An exemplary structure of the present invention will be described with respect to
Referring first to
To achieve the different crystal orientations, the n-channel transistor 12 is formed in a portion 20 of substrate 18. As will be described below, the portion 20 is preferably epitaxially grown semiconductor material, the material having a crystal orientation that aligns to the crystal orientation the substrate 18. In the preferred embodiment, substrate 18 is a (100) monocrystalline silicon substrate. Semiconductor 20 is, therefore, also (100) monocrystalline silicon and can be considered a portion of the substrate 18.
The transistors 14 and 16 are formed in portions of a semiconductor layer 22. The semiconductor layer 22 preferably (although not necessarily) has a different crystal orientation from semiconductor material 20. In the preferred embodiment, the semiconductor layer is (110) silicon (and the semiconductor body 20 is (100) silicon). In other embodiment, the semiconductor layer is (100) silicon and the semiconductor body 20 is (110) silicon.
The semiconductor layer 22 is separated from the substrate 18 by an insulating layer 24. The insulating 24 is preferably an oxide layer, sometimes referred to as a buried oxide. In other embodiments, other insulating materials such as nitrides, oxynitrides and high-k dielectric materials could alternatively be used. In the illustrated embodiment, the insulating layer 24 has an opening through which the semiconductor material 20 extends.
The semiconductor region 20 is separated from semiconductor regions 22 by isolation regions 26. Isolation regions 26 are preferably formed from an oxide (e.g., silicon dioxide) but other materials can alternatively be used. Due to the process used to form the isolation regions 26, which will be described in greater detail below, the isolation regions can have a lateral dimension that is as small as the minimum lithographic dimension of the device.
A preferred embodiment process for forming a structure of the present invention will now be described with reference to
Referring first to
The insulating layer 24 and the semiconductor layer 22 can be formed in a variety of ways. For example, insulating layer 24 can be deposited or grown over the surface of the substrate 18 and the semiconductor layer 22 can be bonded with the insulating layer 24 using a special bonding technique. For example, the semiconductor layer 22 (and possibly insulating layer 24) is bonded or laminated to the substrate 18. For example, a donor wafer that includes the silicon layer 22 can be bonded to a target wafer 18 that includes insulator 24. During a wafer separation process, such as the Smartcut™ process, a splitting plane in one oxidized silicon wafer is defined by hydrogen implantation close beneath the oxide layer. Bonding of the donor wafer to the target wafer and subsequent separation at the pre-defined plane, results in a thin remaining layer of single crystalline silicon 22 on top of the insulating layer 24 and the underlying silicon substrate 18.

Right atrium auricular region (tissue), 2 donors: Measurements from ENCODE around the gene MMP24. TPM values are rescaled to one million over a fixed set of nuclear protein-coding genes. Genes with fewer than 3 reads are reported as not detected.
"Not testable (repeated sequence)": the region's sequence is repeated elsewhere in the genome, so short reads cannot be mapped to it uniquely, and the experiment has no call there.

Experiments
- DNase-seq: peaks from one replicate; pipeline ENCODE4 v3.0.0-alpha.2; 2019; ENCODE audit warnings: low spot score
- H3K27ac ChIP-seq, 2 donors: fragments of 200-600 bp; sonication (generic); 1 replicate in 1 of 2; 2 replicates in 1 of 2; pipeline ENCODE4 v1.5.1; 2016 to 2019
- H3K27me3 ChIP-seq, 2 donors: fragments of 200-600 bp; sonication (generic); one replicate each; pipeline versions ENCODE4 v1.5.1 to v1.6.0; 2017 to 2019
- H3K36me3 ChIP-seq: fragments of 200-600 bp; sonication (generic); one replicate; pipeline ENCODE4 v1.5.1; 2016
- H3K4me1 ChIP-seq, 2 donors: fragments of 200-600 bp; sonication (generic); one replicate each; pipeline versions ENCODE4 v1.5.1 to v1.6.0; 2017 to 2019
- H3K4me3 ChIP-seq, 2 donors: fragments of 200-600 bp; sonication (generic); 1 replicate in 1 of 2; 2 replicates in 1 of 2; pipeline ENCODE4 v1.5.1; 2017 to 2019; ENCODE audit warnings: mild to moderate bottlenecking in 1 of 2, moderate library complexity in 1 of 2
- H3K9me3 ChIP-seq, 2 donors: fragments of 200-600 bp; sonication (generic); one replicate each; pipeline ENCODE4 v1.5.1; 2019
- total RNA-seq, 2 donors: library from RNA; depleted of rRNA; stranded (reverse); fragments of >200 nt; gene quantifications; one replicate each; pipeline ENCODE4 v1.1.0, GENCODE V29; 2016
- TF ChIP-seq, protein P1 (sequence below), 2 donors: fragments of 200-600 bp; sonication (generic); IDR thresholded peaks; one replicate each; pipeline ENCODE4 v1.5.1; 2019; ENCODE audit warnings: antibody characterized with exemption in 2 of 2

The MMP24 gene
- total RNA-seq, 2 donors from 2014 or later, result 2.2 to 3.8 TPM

A substrate illustrated in
Referring next to
As illustrated in
Referring next to
Turning now to
After resist layer 38 is stripped, a second resist layer 40 is formed and patterned to expose portions of isolation region 26 over the substrate 18 where insulating layer 24 has been removed. Using the patterned resist layer 40 as a mask, the semiconductor substrate 18 is exposed, as shown in
In an alternate embodiment, a single resist layer can be patterned to create the openings shown in
Referring next to
In the preferred embodiment, the insulating layer 36 (see
Referring now to
The structure of
An alternate embodiment is illustrated in
While this invention has been described with reference to illustrative embodiments, this description is not intended to be construed in a limiting sense. Various modifications and combinations of the illustrative embodiments, as well as other embodiments of the invention, will be apparent to persons skilled in the art upon reference to the description. It is therefore intended that the appended claims encompass any such modifications or embodiments.
|Cited Patent||Filing date||Publication date||Applicant||Title|
|US3476991||Nov 8, 1967||Nov 4, 1969||Texas Instruments Inc||Inversion layer field effect device with azimuthally dependent carrier mobility|
|US3603848||Feb 25, 1970||Sep 7, 1971||Tokyo Shibaura Electric Co||Complementary field-effect-type semiconductor device|
|US3612960||Oct 14, 1969||Oct 12, 1971||Tokyo Shibaura Electric Co||Semiconductor device|